When you add a timeless classic to your yard, you create a high degree of visual interest and enjoyment. And this leads to an outdoor space that can earn the title of ‘favorite’.
We are delighted to bring you this outdoor bench plan that will surely be a beautiful accent in your yard, not to mention all the use you will get from it. And you can save a bunch of money building it yourself. We spent just over $42 on the wood and bought 2 cans of exterior spray paint (one of us already had the primer). We have seen comparable benches in popular catalogues starting at $200 and way, way more than that.
If you can’t cut your own pieces of wood, take your cut list to the home improvement store when you go to buy your wood, and they will cut it for you per your instructions. Before you start building your bench, depending on how you intend to finish it, prime or stain all sides and ends of each piece of the cut wood using an exterior grade paint or stain. Also, when building your bench, be sure to use exterior grade screws.
4 – 4 x 4 cedar posts cut to 16 1/2″ lengths, for the legs. You can use treated posts, if you like.
4 – 2 x 6 cut to 60” lengths, for the seat
2 – 2 x 4 cut to 58” lengths, for the front and back rails of the frame
4 – 2 x 4 cut to 17 3/8” lengths, 2 for the side rails; and 2 for the joists of the frame
16 – 1 5/8” exterior grade wood screws, for the pocket holes to build the frame
16 – 3 1/2″ exterior grade wood screws, to attach legs to frame
24 – 2″ exterior grade wood screws, to attach the seat boards
8 – 3/8” wood plugs
Building the Bench
As a reminder, always check for square as you build.
Build the frame first, using the 58” length 2 x 4’s and all of the 17 3/8” length 2 x 4’s. Piece them all together to make sure they fit properly before fastening them together. We made all the connections using pocket holes with the 1 5/8” screws, two at each corner. Space the 2 x 4 joists as shown in Sketch 1. If you are not familiar with pocket holes, you can read about themhere . They are so easy to create and make very strong connections.
Next, clamp all four legs in position to the frame and check to make sure everything is level. Keeping it clamped, and using pilot holes, connect the legs to the corners of the frame using the 3 1/2″ screws driven from the outside of the 2 x 4 frame (2 screws on each side of the corner for a total of 4 screws per leg). Avoid the pocket hole screws in the corners of the frame.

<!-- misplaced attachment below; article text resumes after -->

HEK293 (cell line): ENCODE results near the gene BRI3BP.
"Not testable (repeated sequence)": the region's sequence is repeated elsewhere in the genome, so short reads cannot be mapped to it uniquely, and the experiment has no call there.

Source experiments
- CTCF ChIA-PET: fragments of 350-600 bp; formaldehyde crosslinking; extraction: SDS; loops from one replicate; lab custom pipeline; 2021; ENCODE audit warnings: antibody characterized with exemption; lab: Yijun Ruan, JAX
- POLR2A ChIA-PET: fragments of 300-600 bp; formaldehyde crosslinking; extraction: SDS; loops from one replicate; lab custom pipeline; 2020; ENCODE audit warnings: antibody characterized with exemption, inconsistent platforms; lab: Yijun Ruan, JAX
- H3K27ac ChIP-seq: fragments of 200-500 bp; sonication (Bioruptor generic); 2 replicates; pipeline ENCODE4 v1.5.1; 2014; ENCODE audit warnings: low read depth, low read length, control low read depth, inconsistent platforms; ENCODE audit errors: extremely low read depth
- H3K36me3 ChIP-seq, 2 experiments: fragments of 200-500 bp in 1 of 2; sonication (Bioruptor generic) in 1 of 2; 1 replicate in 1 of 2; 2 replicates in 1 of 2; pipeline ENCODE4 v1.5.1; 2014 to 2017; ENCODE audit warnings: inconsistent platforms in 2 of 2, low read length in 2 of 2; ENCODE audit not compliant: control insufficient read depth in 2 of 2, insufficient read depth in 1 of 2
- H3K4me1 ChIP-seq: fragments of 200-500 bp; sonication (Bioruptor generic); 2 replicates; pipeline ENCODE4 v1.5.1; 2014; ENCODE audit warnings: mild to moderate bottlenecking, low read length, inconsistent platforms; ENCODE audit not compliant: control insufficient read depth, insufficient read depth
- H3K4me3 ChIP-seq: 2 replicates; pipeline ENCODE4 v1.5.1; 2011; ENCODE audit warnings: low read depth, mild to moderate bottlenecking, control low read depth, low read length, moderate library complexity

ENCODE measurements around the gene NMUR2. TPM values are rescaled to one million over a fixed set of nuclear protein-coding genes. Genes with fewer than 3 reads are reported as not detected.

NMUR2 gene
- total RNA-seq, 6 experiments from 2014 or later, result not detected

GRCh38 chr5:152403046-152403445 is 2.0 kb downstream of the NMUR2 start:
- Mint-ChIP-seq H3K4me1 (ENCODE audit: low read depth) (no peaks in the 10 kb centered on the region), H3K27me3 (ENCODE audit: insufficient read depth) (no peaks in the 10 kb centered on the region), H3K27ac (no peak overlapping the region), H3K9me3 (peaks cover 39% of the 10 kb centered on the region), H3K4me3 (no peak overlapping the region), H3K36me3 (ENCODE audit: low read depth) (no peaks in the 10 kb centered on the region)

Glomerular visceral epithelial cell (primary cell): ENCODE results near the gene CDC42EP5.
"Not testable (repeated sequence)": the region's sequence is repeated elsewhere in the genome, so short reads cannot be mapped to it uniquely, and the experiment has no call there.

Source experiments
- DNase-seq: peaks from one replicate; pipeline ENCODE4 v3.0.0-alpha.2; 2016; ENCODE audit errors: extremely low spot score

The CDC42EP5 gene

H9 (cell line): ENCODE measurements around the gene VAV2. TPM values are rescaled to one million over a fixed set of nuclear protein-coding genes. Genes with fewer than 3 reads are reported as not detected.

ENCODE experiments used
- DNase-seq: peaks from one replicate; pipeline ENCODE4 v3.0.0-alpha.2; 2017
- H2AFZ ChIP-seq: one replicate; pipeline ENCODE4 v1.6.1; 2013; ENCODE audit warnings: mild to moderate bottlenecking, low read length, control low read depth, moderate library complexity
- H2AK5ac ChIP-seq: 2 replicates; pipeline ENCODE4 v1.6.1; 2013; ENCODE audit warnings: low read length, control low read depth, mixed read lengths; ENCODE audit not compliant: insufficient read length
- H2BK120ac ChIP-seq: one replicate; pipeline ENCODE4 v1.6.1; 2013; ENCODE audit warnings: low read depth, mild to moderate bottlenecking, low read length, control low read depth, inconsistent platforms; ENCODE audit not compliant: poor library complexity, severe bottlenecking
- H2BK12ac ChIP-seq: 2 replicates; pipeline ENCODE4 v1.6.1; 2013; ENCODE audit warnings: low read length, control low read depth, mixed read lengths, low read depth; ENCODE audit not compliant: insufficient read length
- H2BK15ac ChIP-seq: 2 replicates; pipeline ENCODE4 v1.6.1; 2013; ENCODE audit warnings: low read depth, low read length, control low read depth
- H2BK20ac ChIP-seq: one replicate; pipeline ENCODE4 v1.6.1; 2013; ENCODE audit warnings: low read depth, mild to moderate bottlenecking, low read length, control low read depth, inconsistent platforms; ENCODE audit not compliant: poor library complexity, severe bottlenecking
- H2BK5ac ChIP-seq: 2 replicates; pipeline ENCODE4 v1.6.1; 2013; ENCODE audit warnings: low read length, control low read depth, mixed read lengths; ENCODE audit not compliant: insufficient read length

Now it is ready for the seat. The bench seat will have a 1” overhang on all 4 sides of the bench. We used a 1/8” gap between the 2 x 6’s (using a gap will allow water to drain). Use pocket holes in the 2 x 4’s to connect the seat boards from underneath using 2” screws. See Photo A. Each 2 x 6 board needs to be connected to each 2 x 4 with two screws (total of 8 screws for each 2 x 6). This helps the boards resist cupping and bowing.
At the corners where the legs are, each end of the two outer 2 x 6’s was connected from the top of the seat using 2” screws, because the legs made this connection inaccessible from beneath. Since we did not want the screws visible from the top, we countersunk the 2” screws and used 3/8” wood plugs with wood glue to fill the countersink holes. See Photo B.
Finish the bench by painting or staining with exterior grade products.
A Perfect Bench for Outdoors and Indoors
This bench is generous in its proportions, and its classic design will fit right in with traditional house styles. It is wide enough for the kids to sit cross leg to play a board game, and roomy enough for comfortable conversation or for reclining and soaking up some sun. This bench would make a wonderful accent piece for an entry area or a mudroom, too!
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